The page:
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The unlocked potential of inland fish to contribute to improved nutrition in Sri Lanka. Policy brief

Policy Brief

Protein-energy malnutrition and micro-nutrient deficiencies are important public health issues in Sri Lanka. Fish play a crucial role in nutrition and thus, promoting fish in the diet is among the strategies to control protein-energy malnutrition and micro-nutrient deficiencies. Fish are a source of proteins and healthy fats and provide a unique source of essential nutrients, including long-chain omega-3 fatty acids, iodine, vitamin D and calcium. Furthermore, fish are ideal options for maintaining good health and weight management as they are low in cholesterol and thus recommended for patients with diabetes, coronary heart diseases and hypertension over other animal proteins.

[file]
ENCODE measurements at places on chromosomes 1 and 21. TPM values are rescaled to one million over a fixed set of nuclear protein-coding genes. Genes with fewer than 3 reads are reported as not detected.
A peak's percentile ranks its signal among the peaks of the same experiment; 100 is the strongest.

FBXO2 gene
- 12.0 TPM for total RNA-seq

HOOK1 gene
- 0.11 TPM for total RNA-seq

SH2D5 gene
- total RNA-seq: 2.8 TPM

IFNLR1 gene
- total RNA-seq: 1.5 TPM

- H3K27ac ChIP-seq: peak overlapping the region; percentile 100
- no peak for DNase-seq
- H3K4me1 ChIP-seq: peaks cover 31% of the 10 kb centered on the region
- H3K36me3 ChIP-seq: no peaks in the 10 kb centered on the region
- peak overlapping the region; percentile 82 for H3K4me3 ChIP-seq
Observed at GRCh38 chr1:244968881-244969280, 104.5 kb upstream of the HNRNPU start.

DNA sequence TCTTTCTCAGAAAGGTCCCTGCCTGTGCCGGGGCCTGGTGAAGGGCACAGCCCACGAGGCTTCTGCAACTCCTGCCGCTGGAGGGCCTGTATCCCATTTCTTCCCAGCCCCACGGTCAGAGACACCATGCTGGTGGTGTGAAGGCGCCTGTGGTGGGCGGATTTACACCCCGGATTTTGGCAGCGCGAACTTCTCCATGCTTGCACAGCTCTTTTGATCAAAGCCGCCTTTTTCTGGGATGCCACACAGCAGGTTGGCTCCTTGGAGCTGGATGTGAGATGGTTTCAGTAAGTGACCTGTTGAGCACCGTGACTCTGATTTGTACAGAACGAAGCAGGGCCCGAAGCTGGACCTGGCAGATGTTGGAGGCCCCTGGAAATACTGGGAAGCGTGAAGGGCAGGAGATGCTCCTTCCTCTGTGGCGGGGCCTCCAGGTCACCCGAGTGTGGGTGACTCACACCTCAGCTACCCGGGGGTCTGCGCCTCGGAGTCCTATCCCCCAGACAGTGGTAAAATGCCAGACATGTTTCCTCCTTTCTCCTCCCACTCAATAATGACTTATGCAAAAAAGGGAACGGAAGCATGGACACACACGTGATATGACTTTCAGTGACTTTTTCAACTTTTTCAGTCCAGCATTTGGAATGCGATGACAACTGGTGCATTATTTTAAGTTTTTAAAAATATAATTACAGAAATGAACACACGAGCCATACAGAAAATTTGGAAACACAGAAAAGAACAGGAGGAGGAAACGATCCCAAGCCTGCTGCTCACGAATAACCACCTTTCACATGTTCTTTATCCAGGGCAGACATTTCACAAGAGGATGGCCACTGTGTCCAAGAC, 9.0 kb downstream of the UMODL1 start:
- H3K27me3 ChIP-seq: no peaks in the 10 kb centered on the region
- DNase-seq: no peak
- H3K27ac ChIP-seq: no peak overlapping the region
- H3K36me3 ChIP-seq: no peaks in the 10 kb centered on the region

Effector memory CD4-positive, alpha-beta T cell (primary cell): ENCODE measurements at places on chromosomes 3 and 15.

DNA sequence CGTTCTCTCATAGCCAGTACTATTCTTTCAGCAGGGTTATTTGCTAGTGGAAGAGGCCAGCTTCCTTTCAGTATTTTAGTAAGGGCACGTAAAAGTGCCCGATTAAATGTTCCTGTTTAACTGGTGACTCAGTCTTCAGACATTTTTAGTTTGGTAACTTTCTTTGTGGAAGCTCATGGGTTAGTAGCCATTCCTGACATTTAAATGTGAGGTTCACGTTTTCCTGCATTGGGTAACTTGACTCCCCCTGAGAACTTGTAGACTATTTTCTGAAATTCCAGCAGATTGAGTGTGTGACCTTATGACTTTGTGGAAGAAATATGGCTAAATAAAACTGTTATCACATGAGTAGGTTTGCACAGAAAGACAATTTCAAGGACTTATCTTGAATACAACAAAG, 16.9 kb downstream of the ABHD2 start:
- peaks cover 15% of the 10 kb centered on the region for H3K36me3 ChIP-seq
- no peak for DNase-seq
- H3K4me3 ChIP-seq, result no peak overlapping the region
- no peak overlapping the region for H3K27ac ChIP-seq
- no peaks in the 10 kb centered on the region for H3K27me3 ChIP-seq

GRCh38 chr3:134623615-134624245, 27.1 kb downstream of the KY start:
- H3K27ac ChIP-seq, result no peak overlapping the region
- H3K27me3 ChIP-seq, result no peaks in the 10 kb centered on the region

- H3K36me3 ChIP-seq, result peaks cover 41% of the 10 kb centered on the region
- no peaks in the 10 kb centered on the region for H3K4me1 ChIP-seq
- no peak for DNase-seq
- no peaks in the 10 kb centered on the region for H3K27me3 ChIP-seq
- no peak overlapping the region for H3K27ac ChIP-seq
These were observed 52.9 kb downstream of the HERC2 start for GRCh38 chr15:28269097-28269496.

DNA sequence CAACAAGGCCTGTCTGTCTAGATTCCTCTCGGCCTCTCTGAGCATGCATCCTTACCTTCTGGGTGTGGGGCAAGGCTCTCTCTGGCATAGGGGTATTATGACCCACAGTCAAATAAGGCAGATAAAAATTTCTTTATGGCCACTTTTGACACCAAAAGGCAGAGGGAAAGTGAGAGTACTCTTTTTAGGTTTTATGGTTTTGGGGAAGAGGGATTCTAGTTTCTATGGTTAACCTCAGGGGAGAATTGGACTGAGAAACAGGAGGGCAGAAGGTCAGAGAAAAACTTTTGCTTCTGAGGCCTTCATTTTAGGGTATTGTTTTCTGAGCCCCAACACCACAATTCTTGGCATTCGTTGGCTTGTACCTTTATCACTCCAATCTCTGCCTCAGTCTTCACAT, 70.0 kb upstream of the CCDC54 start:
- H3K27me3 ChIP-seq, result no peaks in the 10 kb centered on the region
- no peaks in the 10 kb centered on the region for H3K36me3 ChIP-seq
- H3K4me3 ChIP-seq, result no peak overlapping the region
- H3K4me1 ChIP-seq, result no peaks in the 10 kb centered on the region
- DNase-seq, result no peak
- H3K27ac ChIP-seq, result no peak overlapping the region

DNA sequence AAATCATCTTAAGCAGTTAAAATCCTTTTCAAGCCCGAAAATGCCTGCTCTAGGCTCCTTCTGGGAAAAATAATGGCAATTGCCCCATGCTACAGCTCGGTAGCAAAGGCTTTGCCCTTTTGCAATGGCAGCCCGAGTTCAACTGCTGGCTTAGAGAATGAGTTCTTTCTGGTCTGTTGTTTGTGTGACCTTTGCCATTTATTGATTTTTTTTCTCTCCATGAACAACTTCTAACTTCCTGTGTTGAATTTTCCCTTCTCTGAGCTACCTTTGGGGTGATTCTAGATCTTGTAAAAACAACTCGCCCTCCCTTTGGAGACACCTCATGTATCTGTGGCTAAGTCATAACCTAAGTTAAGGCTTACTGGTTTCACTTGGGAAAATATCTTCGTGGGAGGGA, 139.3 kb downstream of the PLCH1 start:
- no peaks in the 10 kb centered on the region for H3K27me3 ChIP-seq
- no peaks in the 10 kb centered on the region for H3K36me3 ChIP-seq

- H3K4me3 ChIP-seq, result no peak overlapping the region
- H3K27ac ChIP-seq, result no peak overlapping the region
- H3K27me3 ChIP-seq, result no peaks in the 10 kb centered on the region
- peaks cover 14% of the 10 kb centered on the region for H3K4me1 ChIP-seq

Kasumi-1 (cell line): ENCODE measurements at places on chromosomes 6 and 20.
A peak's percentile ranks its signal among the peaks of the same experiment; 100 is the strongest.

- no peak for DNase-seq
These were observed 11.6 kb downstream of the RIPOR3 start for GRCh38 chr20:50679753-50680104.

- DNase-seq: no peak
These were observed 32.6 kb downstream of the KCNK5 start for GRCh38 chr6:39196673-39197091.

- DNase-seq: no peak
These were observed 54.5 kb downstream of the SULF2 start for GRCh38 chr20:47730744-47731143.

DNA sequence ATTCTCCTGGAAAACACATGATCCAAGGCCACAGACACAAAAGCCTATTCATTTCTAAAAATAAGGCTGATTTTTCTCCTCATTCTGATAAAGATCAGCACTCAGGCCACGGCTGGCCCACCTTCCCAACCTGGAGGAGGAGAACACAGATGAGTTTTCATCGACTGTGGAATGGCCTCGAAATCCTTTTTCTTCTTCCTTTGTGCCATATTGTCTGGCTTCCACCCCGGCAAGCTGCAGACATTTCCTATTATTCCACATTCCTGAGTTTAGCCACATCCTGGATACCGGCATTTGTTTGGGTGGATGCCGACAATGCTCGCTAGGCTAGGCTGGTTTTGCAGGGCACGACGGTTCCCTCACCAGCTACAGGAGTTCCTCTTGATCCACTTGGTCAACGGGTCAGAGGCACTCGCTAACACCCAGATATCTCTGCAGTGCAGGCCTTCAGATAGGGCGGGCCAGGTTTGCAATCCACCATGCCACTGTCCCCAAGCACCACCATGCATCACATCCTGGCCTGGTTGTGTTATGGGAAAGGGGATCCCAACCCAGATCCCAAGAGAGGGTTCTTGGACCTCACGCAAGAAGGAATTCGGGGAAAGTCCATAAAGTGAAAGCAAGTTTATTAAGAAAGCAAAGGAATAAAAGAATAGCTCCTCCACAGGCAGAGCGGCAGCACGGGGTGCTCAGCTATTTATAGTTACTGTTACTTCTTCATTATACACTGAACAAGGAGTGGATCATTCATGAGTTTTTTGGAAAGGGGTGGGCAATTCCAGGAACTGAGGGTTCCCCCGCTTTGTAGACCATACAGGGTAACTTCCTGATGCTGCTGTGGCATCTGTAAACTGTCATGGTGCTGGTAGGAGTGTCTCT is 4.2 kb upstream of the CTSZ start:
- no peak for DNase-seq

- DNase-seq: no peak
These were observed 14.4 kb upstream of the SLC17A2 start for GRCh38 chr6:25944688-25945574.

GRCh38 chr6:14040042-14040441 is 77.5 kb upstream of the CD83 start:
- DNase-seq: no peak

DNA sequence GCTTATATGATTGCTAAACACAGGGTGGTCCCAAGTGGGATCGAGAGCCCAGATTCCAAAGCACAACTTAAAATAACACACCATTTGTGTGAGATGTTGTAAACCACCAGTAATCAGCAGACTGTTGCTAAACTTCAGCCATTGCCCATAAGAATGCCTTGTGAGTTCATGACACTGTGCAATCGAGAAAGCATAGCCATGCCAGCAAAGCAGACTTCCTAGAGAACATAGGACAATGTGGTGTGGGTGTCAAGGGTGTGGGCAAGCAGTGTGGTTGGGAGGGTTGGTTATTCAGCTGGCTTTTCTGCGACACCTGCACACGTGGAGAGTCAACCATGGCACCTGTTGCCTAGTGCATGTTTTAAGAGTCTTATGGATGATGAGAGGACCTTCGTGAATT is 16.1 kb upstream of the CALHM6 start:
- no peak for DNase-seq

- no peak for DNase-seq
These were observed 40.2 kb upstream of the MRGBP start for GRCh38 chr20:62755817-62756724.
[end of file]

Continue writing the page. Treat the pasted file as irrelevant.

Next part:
Despite their health benefits, expenditure on purchase of inland fish in Sri Lanka is low, with the average Sri Lankan spending only LKR 477.25 per month (~USD2.8) in 2016 on fresh fish from fresh waters (inland fish) and sea waters. Furthermore, despite the productive potential of inland fish, availability remains an issue, contributing to approximately 16 percent of the total fish production in Sri Lanka in 2016. 

These figures show that there is a great unharnessed potential to develop the inland fish value chain and promote its consumption as an avenue to improve the nutritional status of the Sri Lankan population. Furthermore, the extent of water bodies available in the country, and the natural and artificial environments within which inland fishers operate, serve as an ideal environment to promote the production of inland fish. In this respect, this policy brief discusses the potential of introducing more inland fish to the diets of Sri Lankans, particularly vulnerable groups. 

Published: 2019
Publisher: FAO
Geography: Asia & Pacific